The LEAD Feed

The Data Roller Coaster: A Revised Take On North Carolina’s Labor Force Trends

Tuesday, March 6, 2018

After a volatile year, newly-released data revisions show that North Carolina’s unemployment and labor force participation rates are in fact on a steady path as we head into 2018.  This article explains what labor market watchers can learn from these new data and provides some helpful tips to avoid getting caught off-guard by data revisions.

How Women’s Roles are Changing within the Healthcare Sector

Tuesday, February 27, 2018

Since 1990, women have become increasingly concentrated within the ranks of healthcare practitioners. A look at the data shows that Registered Nurses don’t explain the trend. To identify many of the women finding work in this field, you have to look for the white lab coats.

The Highest-Paying College Majors in North Carolina

Tuesday, January 9, 2018

Workers with Bachelor’s degrees earn far more on average than the rest of the population. But some college majors lead to higher-paying jobs than others. This article shows which majors yielded the highest earnings for 2002-2003 graduates of North Carolina’s university system, using data from LEAD’s outcome reporting website NC TOWER.

 

Cross County Car Commuting Climbing?

Wednesday, December 13, 2017

Are counties seeing their resident workers report to work in county more today than in the past?

Industrial and Regional Classifications of Early Birds

Tuesday, October 24, 2017

Different industries have different starting times for work.  This post explores industry and regional differences in work starting times among North Carolina workers.

2017 NAICS Release and North Carolina Industries

Tuesday, October 24, 2017

The United Census Bureau introduced the 2017 North American Industry Classification System (NAICS) structure this year, as is done every five years. When looking at changes occurring in North Carolina, there are several worth noting.

The Geography of Job Growth in North Carolina

Tuesday, October 17, 2017

The success of large urban metros has been well-documented across the country; They have long-since recovered from the Great Recession, while rural areas are still struggling by and large.  The idea that our very different urban and rural areas are competing against each other might not be fair, or realistic.  The question we need to be asking is how are these areas doing relative to similarly sized geographies across the United States?  And more importantly, what can we learn from these comparable areas outside of our state?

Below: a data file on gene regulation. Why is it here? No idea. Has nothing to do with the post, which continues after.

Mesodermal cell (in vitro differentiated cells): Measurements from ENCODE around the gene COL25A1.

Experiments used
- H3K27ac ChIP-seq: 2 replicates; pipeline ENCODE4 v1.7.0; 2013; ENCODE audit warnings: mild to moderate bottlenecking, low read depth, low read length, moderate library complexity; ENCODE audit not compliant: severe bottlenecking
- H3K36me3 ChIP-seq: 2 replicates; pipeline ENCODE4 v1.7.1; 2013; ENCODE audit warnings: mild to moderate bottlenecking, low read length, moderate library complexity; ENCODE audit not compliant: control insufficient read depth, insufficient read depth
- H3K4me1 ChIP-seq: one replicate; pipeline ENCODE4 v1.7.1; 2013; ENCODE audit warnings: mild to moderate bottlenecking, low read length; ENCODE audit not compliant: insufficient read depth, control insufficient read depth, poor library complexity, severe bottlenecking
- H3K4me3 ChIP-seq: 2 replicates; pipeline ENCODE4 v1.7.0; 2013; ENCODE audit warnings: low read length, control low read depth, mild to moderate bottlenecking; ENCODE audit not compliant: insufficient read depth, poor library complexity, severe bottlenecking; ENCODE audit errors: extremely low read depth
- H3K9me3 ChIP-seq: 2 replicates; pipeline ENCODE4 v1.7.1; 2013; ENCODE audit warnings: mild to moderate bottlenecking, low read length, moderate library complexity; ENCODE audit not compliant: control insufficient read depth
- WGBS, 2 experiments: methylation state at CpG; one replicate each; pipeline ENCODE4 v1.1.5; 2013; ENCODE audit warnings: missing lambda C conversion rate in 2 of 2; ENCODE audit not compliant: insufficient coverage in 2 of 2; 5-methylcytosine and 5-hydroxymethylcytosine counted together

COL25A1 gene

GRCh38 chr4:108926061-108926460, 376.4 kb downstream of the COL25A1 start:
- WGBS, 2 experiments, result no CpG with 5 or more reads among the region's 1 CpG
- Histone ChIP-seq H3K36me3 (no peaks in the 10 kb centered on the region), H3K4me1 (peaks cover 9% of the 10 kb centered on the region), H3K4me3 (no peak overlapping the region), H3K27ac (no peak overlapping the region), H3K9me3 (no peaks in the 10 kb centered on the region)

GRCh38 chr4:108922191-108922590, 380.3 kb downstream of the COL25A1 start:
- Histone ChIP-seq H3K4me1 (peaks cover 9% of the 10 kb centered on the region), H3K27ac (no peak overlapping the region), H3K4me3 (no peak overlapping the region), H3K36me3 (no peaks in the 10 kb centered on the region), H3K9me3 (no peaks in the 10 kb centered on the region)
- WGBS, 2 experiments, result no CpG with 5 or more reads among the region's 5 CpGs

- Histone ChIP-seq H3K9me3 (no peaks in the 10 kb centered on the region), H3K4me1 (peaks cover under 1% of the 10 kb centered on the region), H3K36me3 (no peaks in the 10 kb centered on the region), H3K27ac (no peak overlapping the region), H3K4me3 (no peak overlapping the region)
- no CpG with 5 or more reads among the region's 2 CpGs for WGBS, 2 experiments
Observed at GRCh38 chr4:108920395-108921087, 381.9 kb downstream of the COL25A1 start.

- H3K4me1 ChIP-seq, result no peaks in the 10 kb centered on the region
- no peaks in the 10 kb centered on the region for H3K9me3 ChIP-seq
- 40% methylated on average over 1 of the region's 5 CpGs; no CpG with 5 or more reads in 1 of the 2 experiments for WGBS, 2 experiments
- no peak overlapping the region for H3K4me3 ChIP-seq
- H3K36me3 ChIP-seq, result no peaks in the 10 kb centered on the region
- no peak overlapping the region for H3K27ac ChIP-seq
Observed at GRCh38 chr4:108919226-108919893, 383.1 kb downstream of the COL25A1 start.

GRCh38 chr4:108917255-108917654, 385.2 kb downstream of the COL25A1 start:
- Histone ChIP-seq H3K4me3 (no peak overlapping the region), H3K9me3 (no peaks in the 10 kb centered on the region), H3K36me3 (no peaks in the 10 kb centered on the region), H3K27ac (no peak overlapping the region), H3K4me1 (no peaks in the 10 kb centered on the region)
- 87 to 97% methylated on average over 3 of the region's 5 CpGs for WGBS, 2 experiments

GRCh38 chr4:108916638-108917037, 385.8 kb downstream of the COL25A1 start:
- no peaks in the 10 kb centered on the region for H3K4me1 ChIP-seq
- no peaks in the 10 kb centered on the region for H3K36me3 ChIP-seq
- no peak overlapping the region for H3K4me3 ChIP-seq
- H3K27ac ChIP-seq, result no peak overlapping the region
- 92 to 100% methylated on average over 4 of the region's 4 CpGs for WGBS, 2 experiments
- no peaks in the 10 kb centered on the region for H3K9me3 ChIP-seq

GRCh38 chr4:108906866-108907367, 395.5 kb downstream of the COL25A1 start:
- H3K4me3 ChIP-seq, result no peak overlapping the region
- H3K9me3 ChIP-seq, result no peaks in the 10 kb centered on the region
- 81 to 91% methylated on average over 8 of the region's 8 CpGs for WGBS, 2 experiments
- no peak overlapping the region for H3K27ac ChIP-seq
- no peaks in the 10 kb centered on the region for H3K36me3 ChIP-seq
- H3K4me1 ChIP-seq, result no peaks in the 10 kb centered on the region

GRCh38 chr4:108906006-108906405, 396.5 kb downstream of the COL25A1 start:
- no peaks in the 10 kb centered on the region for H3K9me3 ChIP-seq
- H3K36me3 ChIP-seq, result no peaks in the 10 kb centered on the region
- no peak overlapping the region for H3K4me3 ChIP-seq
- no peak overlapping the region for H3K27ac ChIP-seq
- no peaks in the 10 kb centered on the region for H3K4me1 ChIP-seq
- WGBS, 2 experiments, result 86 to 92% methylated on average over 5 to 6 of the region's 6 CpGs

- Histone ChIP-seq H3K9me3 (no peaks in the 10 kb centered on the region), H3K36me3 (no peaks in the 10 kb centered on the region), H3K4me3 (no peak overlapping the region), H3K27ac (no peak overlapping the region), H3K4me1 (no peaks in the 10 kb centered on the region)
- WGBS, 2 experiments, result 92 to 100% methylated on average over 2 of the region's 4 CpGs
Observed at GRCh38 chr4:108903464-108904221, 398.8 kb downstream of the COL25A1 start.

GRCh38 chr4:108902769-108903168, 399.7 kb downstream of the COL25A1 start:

Unemployment and the Great Recession in North Carolina: What You Need to Know

Tuesday, October 10, 2017

LEAD recently released a report examining unemployed workers and unemployment insurance recipients in North Carolina during the Great Recession of 2007-2009 and its aftermath.  This article outlines our main findings, highlighting the attributes and employment outcomes of the long-term unemployed in our state.

Severe Weather and BLS Data (Hurricane Harvey)

Wednesday, September 27, 2017

On September 15, 2017, the Bureau of Labor Statistics (BLS) released the State Employment and Unemployment news release for August 2017. With so many people impacted by the never-ending barrage of storms in the news lately, BLS included the following statement.

A more human estimation on the impact of automation on our jobs?

Friday, September 8, 2017

Different research articles have different conclusions about the rate of automation and its impact on future work. This article explores a new approach developed by ITIF by seeing how it operates in North Carolina.